The Supply Chain Attacks – A cyber war takes place when a legitimate software vendor pushes out what resembles a trustworthy software update to users, but it’s really a destructive instrument. This is known as the evil genius of the supply chain attack. The most renowned example is likely 2017’s NotPetya attack when the Russian hackers spread destructive malware in part by compromising the update mechanism for a Ukrainian accounting application. And honestly, this type of malicious hacking has been a particular signature of 2019 so far. In March this year following a research report from the well-known threat intelligence firm, Kaspersky, the computer maker Asus disclosed a supply chain attack sometime in the second half of 2018 that had compromised the company’s Live Update tool to push malware to almost 1 million customers. The victim devices, on the other hand, accepted the tainted software because the attackers signed it with a real Asus certificate (used to verify the legitimacy of new code).
American Medical Collection Agency Breach – Seriously speaking of the concerning one, the most concerning corporate data breaches so far this year is that of the American Medical Collection Agency, a massive health-care-related debt collector. The company had discovered that it had been breached in March, and filings with the US Securities and Exchange Commission indicate that the intrusion on AMCA’s systems lasted from August 2018 through March 2019 not letting people know. The incident was first publicly reported at the starting of June after the medical testing firm LabCorp said that 7.7 million of its customers had data exposed because of AMCA, and Quest Diagnostics said it had had records from 12 million patients that have been exposed. AMCA said that the compromised information included first and last names, dates of birth (DOB), phone numbers, and addresses, dates of medical services, health care providers, and data on balances due. The stolen information did not include insurance ID numbers or Social Security numbers, however.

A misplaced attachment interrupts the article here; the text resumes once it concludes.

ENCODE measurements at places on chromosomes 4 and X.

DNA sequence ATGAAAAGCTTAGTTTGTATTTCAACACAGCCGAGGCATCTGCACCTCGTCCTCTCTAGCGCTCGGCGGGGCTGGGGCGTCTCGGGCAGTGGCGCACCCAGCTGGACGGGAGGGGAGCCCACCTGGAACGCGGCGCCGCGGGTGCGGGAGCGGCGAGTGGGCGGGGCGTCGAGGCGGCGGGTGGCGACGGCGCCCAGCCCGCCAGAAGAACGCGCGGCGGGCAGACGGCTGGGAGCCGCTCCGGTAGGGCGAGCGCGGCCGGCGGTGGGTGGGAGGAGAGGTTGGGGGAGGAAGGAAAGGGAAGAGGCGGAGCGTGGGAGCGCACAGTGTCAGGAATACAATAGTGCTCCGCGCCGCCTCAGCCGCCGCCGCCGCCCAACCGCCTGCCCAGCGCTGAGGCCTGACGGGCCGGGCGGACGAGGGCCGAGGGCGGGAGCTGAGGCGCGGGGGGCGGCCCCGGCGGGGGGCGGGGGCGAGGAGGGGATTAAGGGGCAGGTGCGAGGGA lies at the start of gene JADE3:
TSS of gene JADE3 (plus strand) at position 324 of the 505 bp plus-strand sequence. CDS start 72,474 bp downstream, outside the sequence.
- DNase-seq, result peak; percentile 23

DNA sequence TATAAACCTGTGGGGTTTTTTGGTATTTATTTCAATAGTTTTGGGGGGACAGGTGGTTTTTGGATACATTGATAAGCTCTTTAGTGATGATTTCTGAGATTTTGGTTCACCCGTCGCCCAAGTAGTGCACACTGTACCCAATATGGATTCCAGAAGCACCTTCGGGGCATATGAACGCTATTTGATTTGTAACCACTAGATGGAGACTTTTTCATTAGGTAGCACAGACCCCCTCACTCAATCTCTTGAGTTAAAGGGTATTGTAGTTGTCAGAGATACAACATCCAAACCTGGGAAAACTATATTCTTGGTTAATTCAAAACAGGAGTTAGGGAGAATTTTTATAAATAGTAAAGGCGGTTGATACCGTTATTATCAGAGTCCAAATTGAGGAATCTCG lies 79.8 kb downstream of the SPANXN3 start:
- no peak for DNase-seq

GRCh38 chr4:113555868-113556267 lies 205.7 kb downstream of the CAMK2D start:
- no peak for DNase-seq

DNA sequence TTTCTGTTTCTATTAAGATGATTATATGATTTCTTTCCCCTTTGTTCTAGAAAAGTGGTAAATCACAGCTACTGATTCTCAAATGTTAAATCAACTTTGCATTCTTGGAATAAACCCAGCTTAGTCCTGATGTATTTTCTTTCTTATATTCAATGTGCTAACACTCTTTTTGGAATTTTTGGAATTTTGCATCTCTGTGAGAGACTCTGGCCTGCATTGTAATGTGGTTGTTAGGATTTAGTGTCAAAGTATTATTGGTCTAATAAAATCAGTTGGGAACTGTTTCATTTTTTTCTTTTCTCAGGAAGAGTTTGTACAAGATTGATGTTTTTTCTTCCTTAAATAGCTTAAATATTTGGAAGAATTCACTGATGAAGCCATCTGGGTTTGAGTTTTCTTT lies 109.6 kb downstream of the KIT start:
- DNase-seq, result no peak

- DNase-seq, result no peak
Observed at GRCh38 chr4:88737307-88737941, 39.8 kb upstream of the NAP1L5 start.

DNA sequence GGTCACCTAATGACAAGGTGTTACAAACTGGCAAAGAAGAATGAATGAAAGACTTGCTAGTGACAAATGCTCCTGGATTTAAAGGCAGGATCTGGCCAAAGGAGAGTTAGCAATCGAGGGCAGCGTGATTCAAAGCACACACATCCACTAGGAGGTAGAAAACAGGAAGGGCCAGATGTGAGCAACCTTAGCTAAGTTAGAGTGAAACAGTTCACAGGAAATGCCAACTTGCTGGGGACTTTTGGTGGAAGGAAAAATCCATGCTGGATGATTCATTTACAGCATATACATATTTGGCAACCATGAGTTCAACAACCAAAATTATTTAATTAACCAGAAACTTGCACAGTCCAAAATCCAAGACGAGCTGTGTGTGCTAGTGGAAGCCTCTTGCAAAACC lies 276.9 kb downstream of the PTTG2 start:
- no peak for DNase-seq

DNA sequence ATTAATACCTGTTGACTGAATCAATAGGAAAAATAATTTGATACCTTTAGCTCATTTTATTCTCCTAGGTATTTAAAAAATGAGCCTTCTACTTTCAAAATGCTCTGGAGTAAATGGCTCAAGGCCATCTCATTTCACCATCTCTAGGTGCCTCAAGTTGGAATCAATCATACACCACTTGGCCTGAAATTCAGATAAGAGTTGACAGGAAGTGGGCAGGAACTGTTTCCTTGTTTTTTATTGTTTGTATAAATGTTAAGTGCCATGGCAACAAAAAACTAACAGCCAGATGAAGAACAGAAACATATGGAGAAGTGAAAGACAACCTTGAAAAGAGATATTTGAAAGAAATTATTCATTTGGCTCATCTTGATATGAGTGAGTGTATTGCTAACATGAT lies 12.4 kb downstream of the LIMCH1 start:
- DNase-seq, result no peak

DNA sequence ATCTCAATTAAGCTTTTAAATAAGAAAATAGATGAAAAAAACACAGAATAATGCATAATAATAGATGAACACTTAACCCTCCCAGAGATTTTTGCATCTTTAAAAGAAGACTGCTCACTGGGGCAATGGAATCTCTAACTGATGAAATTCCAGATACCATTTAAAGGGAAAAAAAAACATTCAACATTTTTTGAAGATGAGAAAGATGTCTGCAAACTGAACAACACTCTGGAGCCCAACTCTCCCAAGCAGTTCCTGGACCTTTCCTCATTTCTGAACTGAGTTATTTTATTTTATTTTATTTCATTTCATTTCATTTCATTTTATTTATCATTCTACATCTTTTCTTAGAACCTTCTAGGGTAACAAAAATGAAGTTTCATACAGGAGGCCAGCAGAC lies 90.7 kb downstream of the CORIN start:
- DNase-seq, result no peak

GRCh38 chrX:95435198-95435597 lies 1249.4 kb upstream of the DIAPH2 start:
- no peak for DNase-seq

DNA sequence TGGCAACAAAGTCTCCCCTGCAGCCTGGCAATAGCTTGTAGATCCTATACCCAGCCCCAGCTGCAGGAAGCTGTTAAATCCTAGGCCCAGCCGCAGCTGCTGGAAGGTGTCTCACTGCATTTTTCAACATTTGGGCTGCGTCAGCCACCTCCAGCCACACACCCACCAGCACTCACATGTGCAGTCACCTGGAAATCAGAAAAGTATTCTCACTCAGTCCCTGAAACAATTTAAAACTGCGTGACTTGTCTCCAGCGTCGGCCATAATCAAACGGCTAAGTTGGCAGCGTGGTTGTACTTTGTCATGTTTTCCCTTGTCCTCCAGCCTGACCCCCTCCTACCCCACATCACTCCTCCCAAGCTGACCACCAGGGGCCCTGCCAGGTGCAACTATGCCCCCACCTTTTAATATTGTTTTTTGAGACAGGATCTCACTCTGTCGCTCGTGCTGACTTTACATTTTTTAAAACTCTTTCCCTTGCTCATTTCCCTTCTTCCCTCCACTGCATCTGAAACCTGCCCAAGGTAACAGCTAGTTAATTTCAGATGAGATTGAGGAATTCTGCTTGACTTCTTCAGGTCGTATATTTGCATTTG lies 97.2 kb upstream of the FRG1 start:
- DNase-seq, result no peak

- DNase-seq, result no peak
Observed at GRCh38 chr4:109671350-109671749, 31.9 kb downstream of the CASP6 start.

First American – Data exposure does not only refer to the data breaches but also if the data is improperly stored and as well as publicly available. First American, the massive real estate and title insurance firm, on the other hand, offers a crucial cautionary tale of how dangerous data exposures can be. Having been discovered in May 2019 by security journalist Brian Krebs, the incident exposed 885 million sensitive customer financial records going back to 2003. They were accessible to anyone on the First American’s website. It isn’t known whether anyone actually found and stole the information before the company locked it down, but it was extremely easy to grab the information. Social Security numbers, driver’s license images, bank account numbers and statements, mortgage and tax documents, and wire transaction receipts from millions of Americans were all included in the trove of the data breach.
One to Watch, Iran – Ever since President Donald Trump has withdrawn the United States from the 2015 Iranian nuclear agreement last year, international relations and cyber security experts have been warning that the move could, however, escalate tensions between the two countries, particularly in the cyberspace. This appeared to hold true in the second half of 2018, and the first six months of 2019 as well have seen even more marked escalations. Iranian hackers have ramped up the campaigns around the world, and particularly against US targets, as the two countries clash more openly in the physical world every now and then.